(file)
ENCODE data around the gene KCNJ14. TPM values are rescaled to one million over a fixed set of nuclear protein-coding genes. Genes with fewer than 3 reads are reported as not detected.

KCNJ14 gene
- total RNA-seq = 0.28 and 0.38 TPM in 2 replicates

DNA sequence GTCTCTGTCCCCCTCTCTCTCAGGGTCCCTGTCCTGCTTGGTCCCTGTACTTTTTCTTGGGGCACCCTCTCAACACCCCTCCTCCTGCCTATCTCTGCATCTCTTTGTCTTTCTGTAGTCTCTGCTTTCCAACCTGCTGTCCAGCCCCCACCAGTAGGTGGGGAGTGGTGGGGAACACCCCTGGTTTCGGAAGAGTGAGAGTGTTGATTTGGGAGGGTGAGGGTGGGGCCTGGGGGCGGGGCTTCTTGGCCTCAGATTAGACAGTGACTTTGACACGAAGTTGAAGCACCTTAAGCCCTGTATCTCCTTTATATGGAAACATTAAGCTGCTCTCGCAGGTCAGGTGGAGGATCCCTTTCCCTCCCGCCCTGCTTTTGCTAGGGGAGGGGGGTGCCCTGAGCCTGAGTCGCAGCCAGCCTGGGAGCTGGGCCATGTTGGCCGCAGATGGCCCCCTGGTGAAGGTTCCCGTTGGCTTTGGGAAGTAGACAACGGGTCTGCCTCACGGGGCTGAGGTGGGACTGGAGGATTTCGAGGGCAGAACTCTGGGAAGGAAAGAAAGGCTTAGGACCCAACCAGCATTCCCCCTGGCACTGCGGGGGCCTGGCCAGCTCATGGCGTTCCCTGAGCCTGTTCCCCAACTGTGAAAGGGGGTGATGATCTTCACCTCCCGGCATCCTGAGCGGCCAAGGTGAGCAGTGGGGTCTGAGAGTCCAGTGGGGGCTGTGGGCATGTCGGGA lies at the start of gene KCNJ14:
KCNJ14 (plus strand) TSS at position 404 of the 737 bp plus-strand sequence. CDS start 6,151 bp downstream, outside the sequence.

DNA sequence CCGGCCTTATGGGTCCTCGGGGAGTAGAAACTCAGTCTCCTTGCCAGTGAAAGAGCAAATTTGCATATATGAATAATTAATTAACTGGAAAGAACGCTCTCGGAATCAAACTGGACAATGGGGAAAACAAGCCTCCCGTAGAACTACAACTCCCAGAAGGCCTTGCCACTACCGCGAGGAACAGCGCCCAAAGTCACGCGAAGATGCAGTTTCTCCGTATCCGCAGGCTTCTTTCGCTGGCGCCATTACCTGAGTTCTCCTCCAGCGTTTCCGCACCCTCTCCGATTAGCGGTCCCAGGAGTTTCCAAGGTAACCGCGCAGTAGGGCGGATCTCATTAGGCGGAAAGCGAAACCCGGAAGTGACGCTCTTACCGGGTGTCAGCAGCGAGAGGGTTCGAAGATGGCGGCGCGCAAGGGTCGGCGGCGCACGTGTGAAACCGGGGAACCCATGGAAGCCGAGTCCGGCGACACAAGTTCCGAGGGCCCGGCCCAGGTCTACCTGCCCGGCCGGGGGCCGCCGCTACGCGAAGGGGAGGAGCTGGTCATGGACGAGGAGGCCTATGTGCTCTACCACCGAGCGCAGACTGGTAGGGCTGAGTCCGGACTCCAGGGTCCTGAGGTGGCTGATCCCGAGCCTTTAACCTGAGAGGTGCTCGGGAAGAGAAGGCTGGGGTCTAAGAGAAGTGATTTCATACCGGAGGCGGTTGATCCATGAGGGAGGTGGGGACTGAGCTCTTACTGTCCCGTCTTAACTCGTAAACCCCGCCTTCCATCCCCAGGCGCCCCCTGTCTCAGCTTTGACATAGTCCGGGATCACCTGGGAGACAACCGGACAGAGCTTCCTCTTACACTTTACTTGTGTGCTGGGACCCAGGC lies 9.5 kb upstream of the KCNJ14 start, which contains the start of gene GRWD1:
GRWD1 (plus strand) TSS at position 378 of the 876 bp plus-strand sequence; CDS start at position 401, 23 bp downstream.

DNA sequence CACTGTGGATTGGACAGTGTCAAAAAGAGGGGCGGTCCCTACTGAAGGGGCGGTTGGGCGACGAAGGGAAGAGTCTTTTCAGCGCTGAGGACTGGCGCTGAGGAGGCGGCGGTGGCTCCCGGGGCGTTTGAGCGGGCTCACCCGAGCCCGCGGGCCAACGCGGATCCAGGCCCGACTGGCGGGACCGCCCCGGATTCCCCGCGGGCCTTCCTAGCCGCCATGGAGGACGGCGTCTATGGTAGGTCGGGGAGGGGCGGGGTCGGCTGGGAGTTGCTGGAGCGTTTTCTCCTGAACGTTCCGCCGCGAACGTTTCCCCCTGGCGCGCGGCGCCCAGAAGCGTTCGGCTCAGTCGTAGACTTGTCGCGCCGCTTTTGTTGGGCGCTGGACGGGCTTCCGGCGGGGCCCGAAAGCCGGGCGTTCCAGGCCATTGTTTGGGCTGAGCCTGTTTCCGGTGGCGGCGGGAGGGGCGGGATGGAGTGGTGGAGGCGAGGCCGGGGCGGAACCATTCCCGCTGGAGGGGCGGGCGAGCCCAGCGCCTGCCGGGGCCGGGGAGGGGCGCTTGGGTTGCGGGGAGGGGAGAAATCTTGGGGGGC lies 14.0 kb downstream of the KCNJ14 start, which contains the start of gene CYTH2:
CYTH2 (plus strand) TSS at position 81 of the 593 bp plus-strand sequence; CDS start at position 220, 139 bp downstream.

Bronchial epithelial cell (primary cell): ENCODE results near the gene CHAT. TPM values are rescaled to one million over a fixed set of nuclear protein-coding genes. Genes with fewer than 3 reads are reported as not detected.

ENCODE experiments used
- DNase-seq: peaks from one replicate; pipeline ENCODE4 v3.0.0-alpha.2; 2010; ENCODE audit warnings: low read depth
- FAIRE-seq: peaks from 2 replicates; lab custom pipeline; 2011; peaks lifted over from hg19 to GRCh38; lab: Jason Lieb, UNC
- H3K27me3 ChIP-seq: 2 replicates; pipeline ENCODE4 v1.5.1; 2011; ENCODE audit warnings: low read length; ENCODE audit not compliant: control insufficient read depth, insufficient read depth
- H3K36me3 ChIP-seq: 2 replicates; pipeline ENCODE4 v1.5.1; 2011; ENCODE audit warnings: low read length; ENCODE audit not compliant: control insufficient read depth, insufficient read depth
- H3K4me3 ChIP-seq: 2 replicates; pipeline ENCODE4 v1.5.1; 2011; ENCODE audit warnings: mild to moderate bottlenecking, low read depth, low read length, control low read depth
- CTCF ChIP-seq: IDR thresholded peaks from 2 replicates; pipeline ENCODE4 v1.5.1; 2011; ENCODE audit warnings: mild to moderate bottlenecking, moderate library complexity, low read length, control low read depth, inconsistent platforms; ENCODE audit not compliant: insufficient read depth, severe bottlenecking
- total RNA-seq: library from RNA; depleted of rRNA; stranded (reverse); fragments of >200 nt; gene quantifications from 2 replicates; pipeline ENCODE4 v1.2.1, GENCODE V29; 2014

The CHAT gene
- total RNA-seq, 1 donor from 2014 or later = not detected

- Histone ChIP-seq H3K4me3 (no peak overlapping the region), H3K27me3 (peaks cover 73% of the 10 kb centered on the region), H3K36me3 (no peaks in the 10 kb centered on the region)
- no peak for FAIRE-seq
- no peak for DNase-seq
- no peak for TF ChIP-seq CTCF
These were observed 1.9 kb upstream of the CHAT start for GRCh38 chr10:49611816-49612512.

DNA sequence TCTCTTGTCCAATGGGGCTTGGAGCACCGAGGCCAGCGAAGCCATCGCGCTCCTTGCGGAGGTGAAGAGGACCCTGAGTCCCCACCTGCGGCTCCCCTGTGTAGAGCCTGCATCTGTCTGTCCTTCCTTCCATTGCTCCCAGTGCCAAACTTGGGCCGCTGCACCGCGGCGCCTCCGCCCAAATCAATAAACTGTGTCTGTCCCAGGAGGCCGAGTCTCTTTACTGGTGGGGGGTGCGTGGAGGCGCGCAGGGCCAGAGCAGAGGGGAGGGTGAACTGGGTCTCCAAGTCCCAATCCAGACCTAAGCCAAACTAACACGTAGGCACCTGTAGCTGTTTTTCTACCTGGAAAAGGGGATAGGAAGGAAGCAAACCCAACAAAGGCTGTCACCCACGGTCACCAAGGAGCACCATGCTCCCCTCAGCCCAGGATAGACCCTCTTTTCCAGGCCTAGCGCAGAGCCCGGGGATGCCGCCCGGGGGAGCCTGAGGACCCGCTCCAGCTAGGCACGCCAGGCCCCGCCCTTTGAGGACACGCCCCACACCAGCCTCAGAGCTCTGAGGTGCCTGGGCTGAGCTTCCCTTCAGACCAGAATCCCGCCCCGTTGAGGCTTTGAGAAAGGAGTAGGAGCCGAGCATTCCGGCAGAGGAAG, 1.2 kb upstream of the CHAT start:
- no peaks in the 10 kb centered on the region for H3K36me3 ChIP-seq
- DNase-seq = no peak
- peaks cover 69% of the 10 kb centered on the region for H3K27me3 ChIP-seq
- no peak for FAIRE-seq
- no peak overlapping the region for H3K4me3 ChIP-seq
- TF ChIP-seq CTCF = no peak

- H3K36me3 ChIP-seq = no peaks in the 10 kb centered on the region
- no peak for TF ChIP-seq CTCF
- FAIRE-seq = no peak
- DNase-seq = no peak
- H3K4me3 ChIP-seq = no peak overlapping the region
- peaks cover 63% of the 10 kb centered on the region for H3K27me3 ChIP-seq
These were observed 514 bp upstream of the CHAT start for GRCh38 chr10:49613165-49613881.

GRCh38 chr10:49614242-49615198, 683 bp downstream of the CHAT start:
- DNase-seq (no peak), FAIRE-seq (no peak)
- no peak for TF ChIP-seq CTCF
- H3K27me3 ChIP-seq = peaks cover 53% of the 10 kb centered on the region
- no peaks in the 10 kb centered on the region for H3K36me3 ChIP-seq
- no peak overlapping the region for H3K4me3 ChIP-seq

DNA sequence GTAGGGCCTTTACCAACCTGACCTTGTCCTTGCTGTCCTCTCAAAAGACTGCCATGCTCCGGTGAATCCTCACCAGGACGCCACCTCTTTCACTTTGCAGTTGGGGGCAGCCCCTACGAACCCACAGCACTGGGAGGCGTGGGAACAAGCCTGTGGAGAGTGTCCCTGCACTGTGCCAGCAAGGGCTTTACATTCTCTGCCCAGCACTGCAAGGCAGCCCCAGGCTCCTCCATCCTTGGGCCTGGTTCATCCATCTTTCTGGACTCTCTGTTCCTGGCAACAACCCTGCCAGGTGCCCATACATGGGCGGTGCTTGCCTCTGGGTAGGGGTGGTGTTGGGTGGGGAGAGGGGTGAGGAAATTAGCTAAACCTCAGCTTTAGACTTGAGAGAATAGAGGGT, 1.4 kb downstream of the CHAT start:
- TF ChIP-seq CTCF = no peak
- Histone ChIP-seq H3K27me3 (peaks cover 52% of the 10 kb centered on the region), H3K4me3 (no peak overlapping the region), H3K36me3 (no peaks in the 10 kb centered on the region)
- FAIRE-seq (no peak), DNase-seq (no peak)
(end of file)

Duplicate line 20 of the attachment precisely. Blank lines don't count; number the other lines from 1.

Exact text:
- total RNA-seq, 1 donor from 2014 or later = not detected